Sidney Powell, a lawyer who played a leading role in the effort to reverse Donald Trump’s 2020 election defeat, has agreed to testify against the former president and other individuals in a Georgia criminal probe.
Powell, who was in Trump’s inner circle, cut a plea deal. She has entered a guilty plea for minor offenses and will avoid jail time. In a court hearing, she confessed to a plot to access voting machinery in a Georgia county, aiming to validate conspiracy theories about vote manipulations.
This latest development boosts Fulton County District Attorney Fani Willis’s case. Willis’s earlier indictment had claimed that Trump, Powell, and 18 others plotted to undo Trump’s election defeat in Georgia.
During 2020, 68-year-old Powell collaborated with Trump and his team in contesting the election outcome, including a key meeting on Dec. 18 at the Oval Office. Despite their claims, no significant fraud evidence was discovered by state or federal entities, with Trump’s loss margin being approximately 12,000 out of 5 million votes.
Veteran Fulton County prosecutor Clint Rucker remarked on Powell’s plea, indicating its significance. Rucker states it sets a precedent, “it’s a domino effect.” There’ll be more who will reassess their priorities over sticking to the 2020 narrative, he noted.
Rucker further mentioned that prosecutors are aware of Powell’s potential court testimony. “She’s not going to get up there and exonerate anybody,” he added.
In response to her plea agreement, Powell has committed to provide testimony against co-defendants and submit pertinent records. She has accepted six years probation, a monetary penalty of $6,000, and an apology note to Georgia. Additionally, she’s liable to pay $2,700 in compensation intended for the replacement of the tampered voting devices from 2020.
In the same case, a separate trial is scheduled for Kenneth Chesebro, another ex-legal consultant for Trump, following Powell’s cooperation. Fast-tracking their trials, both Powell and Chesebro invoked their rights, whereas other accused individuals are awaiting trial dates with not-guilty pleas. Chesebro has reportedly declined a no-jail plea offer.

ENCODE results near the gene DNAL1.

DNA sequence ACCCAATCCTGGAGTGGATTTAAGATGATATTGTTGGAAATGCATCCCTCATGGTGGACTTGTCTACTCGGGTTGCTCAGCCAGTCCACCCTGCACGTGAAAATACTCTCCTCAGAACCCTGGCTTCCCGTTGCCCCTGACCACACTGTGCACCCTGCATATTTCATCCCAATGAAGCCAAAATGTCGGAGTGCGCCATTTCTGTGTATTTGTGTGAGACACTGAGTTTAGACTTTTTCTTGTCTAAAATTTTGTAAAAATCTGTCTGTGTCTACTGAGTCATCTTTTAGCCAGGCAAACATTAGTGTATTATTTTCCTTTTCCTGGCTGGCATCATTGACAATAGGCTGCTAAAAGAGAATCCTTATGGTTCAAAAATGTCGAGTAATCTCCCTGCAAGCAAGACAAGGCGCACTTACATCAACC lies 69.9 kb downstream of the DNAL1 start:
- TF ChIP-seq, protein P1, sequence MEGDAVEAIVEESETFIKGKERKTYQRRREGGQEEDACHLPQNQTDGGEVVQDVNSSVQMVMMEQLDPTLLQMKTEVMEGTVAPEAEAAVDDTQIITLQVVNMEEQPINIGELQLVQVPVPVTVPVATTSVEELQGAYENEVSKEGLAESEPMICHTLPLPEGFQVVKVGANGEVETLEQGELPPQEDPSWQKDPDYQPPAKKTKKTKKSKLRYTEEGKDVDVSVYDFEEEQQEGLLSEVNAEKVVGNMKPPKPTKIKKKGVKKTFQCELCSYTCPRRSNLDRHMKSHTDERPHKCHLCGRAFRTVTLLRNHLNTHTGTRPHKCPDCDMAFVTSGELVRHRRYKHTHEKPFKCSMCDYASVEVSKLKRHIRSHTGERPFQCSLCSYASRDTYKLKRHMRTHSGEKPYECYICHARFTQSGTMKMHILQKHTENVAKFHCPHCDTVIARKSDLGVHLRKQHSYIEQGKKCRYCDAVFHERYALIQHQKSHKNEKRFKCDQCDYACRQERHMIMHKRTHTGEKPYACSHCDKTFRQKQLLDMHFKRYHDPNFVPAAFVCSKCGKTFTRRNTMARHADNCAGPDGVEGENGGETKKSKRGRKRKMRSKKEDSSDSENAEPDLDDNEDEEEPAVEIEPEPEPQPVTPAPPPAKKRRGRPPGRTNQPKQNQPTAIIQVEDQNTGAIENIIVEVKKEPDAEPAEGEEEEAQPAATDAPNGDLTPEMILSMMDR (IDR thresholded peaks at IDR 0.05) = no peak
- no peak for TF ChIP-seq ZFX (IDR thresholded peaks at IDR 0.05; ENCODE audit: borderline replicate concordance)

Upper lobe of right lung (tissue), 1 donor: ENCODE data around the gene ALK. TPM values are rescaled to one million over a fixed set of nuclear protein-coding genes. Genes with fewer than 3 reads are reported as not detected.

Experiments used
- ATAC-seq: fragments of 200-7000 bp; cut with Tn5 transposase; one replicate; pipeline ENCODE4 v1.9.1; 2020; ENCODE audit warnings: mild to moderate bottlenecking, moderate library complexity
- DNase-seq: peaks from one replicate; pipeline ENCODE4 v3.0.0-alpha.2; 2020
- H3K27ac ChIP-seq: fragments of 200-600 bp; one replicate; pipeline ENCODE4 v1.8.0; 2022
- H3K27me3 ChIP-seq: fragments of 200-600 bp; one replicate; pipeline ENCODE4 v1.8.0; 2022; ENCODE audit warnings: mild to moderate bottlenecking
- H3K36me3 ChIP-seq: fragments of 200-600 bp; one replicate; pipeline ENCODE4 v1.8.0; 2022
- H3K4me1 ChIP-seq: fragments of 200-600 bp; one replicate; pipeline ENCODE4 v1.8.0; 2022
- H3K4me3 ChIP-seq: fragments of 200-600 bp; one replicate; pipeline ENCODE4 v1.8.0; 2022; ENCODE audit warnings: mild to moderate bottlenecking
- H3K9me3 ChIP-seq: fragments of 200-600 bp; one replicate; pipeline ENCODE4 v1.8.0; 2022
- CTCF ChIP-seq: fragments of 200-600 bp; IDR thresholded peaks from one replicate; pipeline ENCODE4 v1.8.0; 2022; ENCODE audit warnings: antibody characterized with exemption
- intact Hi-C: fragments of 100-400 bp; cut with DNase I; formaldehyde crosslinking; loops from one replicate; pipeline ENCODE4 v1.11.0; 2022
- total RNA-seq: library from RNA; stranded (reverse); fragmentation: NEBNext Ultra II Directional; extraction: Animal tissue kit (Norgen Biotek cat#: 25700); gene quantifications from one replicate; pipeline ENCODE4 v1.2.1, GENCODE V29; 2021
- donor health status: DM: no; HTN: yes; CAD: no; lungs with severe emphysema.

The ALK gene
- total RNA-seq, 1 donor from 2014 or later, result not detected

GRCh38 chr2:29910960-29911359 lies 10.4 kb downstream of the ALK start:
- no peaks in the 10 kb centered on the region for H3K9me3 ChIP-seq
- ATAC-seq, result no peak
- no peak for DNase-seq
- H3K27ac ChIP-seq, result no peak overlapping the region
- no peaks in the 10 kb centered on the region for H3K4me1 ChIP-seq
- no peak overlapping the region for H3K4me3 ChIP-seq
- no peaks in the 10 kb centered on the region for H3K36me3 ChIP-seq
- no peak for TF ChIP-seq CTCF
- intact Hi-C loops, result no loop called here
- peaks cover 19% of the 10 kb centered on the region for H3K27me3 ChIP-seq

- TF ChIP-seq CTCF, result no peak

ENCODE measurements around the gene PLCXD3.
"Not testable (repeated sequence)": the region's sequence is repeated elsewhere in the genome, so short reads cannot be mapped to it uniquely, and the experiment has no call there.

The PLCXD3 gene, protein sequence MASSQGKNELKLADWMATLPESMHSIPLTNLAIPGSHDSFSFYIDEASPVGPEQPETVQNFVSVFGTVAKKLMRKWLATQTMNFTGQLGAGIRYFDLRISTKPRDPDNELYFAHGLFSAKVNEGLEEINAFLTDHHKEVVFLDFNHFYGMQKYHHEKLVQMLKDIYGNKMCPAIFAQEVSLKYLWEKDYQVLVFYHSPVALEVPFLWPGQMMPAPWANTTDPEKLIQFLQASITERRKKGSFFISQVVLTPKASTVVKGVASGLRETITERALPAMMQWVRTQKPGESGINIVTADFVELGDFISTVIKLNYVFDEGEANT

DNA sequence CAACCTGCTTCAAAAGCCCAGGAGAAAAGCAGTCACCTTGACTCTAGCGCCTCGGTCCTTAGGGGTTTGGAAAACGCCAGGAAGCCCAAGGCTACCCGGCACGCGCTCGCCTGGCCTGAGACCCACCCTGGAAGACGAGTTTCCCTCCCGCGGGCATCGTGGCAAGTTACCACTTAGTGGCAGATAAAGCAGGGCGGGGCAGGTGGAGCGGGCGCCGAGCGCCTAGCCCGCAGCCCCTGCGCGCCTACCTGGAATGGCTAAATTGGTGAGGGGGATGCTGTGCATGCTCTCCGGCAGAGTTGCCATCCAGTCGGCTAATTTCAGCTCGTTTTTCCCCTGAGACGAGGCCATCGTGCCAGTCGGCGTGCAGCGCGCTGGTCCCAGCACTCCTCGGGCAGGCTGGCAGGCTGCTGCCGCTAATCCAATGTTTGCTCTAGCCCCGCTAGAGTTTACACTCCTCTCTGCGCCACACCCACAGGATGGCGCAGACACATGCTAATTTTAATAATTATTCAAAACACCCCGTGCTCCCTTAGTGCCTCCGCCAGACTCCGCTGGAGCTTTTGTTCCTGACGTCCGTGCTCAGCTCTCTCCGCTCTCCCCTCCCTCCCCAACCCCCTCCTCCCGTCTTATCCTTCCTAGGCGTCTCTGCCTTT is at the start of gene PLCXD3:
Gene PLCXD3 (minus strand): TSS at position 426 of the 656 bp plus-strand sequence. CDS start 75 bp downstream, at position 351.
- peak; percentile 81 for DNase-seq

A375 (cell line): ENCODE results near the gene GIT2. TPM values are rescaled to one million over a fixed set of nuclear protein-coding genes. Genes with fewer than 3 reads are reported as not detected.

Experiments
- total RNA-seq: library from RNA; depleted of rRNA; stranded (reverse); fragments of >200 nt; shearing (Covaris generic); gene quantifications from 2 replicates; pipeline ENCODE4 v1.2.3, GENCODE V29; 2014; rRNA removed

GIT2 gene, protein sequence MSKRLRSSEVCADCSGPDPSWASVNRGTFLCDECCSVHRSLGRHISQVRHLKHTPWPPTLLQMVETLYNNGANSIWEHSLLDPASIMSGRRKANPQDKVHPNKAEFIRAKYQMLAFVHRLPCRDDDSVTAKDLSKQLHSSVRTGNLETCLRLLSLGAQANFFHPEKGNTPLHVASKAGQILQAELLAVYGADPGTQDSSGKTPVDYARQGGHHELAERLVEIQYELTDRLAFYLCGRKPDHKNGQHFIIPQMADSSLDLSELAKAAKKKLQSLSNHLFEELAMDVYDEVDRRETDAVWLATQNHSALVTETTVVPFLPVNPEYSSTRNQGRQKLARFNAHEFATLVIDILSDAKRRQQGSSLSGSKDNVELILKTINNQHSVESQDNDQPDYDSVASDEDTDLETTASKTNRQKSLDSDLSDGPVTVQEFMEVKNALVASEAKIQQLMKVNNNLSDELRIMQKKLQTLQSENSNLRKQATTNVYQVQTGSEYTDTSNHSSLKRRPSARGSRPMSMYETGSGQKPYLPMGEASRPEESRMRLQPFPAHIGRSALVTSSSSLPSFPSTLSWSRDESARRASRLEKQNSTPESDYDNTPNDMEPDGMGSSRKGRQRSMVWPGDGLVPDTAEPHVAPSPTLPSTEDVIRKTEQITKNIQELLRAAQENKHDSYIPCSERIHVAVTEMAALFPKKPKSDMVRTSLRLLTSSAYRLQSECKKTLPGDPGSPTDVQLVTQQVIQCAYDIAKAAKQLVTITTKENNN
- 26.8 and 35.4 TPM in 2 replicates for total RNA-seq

Powell’s agreement highlights a pattern wherein prosecutors offer deals to minor players in return for cooperation against principal defendants like Trump.
Mike Roman’s attorney revealed that he turned down a similar probation deal. Roman was Trump campaign’s 2020 Election Day director of operations. Roman faces charges similar to Chesebro’s for his participation in the ploy to establish an alternate elector group from multiple states. Chesebro’s legal representative refrained from commenting on Powell’s plea.
Previously revered as a federal prosecutor and accomplished defense lawyer, Powell joined Trump’s legal team in 2020. She was vocal about her convictions regarding election tampering by a supposed covert consortium, including Dominion Voting Systems, though she lacked concrete evidence.
In relation to Dominion Voting Systems, Powell had publicly spoken about an alleged conspiracy during a 2020 Georgia rally. Dominion has since initiated a defamation suit against Powell and other parties.
Even as Chesebro and Powell were initially paired for trial, their charges arise from disparate elements of the alleged plot. Chesebro created legal memos proposing the use of alternate electors to prevent Joe Biden from winning with 270 electoral votes. Willis claims the memos constituted a scheme that violated multiple criminal statutes.
During the first trial, Willis’s team is expected to present their entire case to the jurors. This means that they will inform the jurors about the actions taken by all 19 defendants in furtherance of the alleged racketeering conspiracy. Prosecutors are planning to call more than 100 witnesses over the course of five months, the expected duration of the trial.
Legal representatives for Trump will scrutinize the trial, seeking vulnerabilities. Similarly, lawyers for co-defendants like Mark Meadows, Rudy Giuliani, and John Eastman, all ex-Trump consultants who have denied charges, will also monitor proceedings. Andrew Fleischman, an Atlanta defense lawyer, opined that if Chesebro is absolved, subsequent jurors in Trump’s trial could be influenced by this news.
Lastly, Harvey Silverglate, an attorney for Eastman and co-author of a book with Powell, expressed shock that she took the plea deal. What she will say in her testimony remains to be seen.